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Genes Might Help Drive Overeating

DNA-based brain chemical changes mean more food is needed, study suggests

WEDNESDAY, Oct. 17, 2007 (HealthDay News) -- Chronic overeaters may have their DNA to blame, research suggests.

Scientists from the University at Buffalo say people with genetically lower levels of dopamine, a brain chemical that helps make eating and other behaviors more rewarding, may be driven to consume more food.

"We weren't studying obesity, per se, but motivation to eat. We wanted to understand how the brain regulates motivation to eat," explained study co-author Jennifer Temple, a research assistant professor of pediatrics.

Reporting in the October issue of Behavioral Neuroscience, Temple's team looked at genes associated with differences in brain activity, in particular the influence of a genetic variation linked to a lower number of dopamine D2 receptors on cells. About half the population has this variation, called the Taq1A1 allele.

According to the researchers, people with fewer of the dopamine receptors need to take in more of a rewarding substance -- such as food or drugs -- to get an effect that other people get with less.

Investigating further, the Buffalo team studied 29 obese and 45 non-obese men and women, aged 18 to 40. The researchers took DNA samples from inside each person's cheek to see if they carried the Taq1A1 variation.

"They came to the lab twice," Temple said. "The first visit, we gave them a large portion of six snack foods and told them it was a taste test. They rated the food on taste characteristics. We left the food in the room while they were completing the rating." Participants were told they could eat as much as they wanted, and the researchers took note of their intake.

On the second visit, the researchers evaluated each participant's motivation to eat. To earn a food reward, each person had to click a computer mouse 20 times. "To get more food, they had to click 40 times," Temple said. "We were looking to see how hard they were willing to work for food." The participants could choose food or the chance to read a newspaper as a reward.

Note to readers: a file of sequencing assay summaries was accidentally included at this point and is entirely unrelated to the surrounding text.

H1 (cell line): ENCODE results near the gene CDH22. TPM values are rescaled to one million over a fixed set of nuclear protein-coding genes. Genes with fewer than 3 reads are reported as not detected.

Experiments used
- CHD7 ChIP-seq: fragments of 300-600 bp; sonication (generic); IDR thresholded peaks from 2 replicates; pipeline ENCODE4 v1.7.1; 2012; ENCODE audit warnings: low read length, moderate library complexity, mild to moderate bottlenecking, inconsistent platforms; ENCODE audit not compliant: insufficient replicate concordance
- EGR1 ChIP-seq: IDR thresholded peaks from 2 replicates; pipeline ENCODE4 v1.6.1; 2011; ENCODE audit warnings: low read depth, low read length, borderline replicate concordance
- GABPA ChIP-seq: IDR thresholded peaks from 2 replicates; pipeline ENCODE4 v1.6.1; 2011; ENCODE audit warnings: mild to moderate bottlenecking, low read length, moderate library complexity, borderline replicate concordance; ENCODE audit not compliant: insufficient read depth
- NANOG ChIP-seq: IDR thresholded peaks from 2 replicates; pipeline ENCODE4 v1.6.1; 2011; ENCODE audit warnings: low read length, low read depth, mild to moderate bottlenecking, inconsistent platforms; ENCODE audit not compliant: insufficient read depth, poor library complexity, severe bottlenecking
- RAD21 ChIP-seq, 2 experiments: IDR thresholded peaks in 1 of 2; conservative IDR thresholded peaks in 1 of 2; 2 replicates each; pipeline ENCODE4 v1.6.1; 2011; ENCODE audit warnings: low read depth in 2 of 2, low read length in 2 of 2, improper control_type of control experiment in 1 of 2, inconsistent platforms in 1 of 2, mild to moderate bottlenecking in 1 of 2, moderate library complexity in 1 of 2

"The combination of being very motivated to get food and having the genotype made people eat the most," Temple said. "We had people very high in motivation to get food who didn't have the genotype," she added, but those people still "ate less than people who were both motivated and had the [Taq1A1] genotype."

The bottom line: "A combination of [having] this genotype with being very motivated to consume food or with being obese seems to make people more prone to overeat," Temple said.

The study results do not imply that your genes doom you to obesity, however. "People who had the genotype were heavier, but there were certainly people who had the genotype who were not obese," Temple stressed.

While other research has turned up similar findings, Temple said her team looked at behaviors associated with the genotype. "Others have found that differences in the density of dopamine are associated with obesity," she noted.

In their future work, the team will use brain scans to reveal more about the relationship between the genotype and the drive toward eating.

Eventually, Temple said, the dopamine system may become a target for weight-loss therapies. For instance, drugs that affect the dopamine system, such as drugs now used for attention deficit hyperactivity disorder (ADHD), might help with weight-loss efforts, she theorized.

Another expert, Dr. Samuel Klein, director of the Center for Human Nutrition at Washington University School of Medicine in St. Louis, said the study "addresses an important and relatively overlooked area in obesity -- the contribution of reward addiction in the regulation of food intake."

Dr. Julio Licinio, professor and chairman of psychiatry and behavioral sciences at the University of Miami Miller School of Medicine, agreed. "This really is like another piece of the puzzle, showing there is a genetic component and that those with this genotype are likely to have different weights because of the food reinforcement."

Licinio published similar research last year, in which he found that people with a particular genotype for a receptor for the brain chemical serotonin were more likely to eat red meat than those who lacked it.

More information

To learn more about nutrition, visit the American Dietetic Associaton.

SOURCES: Jennifer Temple, Ph.D., research assistant professor, pediatrics, University at Buffalo, Buffalo, N.Y.; Julio Licinio, M.D., professor, chairman, department of psychiatry and behavioral sciences, University of Miami Miller School of Medicine, Miami; Samuel Klein, M.D., director, Center for Human Nutrition, Washington University School of Medicine, St. Louis; October 2007 Behavioral Neuroscience
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